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Wise Words for Your Ministry
Wise Words for Your Ministry
Four separate images taken from different SOLTs

The Service of the Living Tradition (SLT) at General Assembly has been described by some as a solemn opportunity to honor generations of Unitarian Universalist ministers and by others as a raucous celebration of clergy milestones. Whether solemn or raucous, formal or familial, the annual SLT is a perfect time to pause, reflect, and celebrate all the diverse individuals who are called to serve Unitarian Universalism through ministry.

To honor the complexity of Unitarian Universalist ministry, we asked this year’s cohort of retiring ministers to share some of the wisdom they’ve earned over the years or to give advice to those ministers at the beginning of their careers of service. We can all benefit from their words.

Minister presents same sex married couple

Guidance on the Duties of a Minister

"Sermons are not for information and entertainment but for insight and inspiration."—Rev. Burton D. Carley

"Learn to sing well, inspire others to sing well, and create a choir that really sings well."—Rev. Michael D. O’Kelly

"Ask questions of each person you come into contact with, especially those questions that probe what is of greatest importance to them at the present time."—Rev. Dana F. Reynolds III

"Make sure the bride’s veil doesn’t catch fire during the lighting of the unity candle and know what to do when it does. Always carry smelling salts for the groom. Don’t do more than two weddings in one day; it’s too hard to keep the names straight."—Rev. Dr. Judith C. Campbell

"When you are up to your neck in alligators, remember your objective is to drain the swamp."—Dr. Michael W. Hennon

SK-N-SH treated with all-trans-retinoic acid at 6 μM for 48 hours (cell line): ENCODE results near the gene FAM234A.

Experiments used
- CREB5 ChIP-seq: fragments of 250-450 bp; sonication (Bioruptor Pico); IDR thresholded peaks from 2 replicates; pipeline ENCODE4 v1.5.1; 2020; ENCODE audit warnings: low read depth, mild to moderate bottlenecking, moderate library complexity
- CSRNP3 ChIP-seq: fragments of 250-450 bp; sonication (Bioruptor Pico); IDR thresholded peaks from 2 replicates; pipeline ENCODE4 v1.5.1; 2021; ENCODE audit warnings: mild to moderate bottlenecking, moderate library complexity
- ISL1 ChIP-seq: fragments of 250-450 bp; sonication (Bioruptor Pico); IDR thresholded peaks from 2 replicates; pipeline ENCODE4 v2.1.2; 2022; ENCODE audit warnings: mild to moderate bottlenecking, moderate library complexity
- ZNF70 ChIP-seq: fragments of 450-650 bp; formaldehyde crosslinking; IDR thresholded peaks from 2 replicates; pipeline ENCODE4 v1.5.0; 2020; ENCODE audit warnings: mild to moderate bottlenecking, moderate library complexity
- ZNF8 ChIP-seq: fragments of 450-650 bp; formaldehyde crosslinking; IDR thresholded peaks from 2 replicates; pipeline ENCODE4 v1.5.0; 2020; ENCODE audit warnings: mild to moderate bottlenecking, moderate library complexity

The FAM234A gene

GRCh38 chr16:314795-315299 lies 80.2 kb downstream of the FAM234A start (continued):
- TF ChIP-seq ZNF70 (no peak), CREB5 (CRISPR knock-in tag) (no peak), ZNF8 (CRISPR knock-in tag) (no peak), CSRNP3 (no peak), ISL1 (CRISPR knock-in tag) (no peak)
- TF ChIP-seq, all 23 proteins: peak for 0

Rev Theresa Novak and Worship Leader hold hands and walk down church aisle

On Leadership

"Be wise as a serpent and gentle as a dove (Matthew 10:16)."—Rev. William L. "Scotty" McLennan

"Find the courage to lead and the wisdom to draw from the congregation’s composite wealth of knowledge."—Rev. Dr. Pam Allen-Thompson

"Find your congregation’s pace and don't take 'em too fast."—Rev. Michael D. O’Kelly, citing advice from Rev. Paul Carnes

"You are only allowed to cry after a funeral because during the service the family needs you to be strong when they are falling apart....You can do it."—Rev. Dr. Judith C. Campbell

"Change comes slowly. Know that the change that will happen must come from within the congregation with the support of your ministry."—Rev. Mary Rebecca Gunn

Minister in SSL stole stands at a mic next to Mexico border wall

On Openness

"Look into the mirror each morning and say, 'I might be wrong.'"—Rev. Burton D. Carley

"Be prepared for the unexpected because what you will most need to know, you didn't learn in seminary—things like knowing how to unclog a toilet in the three remaining minutes before the Sunday service is about to begin."—Rev. Dr. Judith C. Campbell

"Be brave, be gentle, and share your talents with gusto!"—Rev. Dr. Pam Allen-Thompson

"Remember that you are serving a higher power. Keep this in mind as you view your ministry from 'the balcony' (a family systems perspective)."—Rev. Kathleen Trichel Ellis

First Parish Beford Ministers Play Drums

On Finding Balance

"Be true to yourself and your beliefs while acknowledging and honoring those of the congregation."—Rev. Dr. Pam Allen-Thompson

"Follow a rule of 8-8-8: work eight hours a day, play eight hours a day, and get eight hours of sleep."—Rev. Peter Hart Newport

"If you are taking care of your people during the week, they will forgive you for whatever you say on Sunday."—Rev. Dr. Stephan R. Papa, citing advice from Rev. Paul Carnes

"Seek connections with support groups, not necessarily comprised of colleagues but certainly including collegial relationships. As Elton John has said, 'The three hardest words to say are: 'I need help.'"—Dr. Michael W. Hennon

About the Author

  • Rachel Walden is the communications specialist in the UUA Office of Information and Public Witness.

For more information contact info@uua.org.

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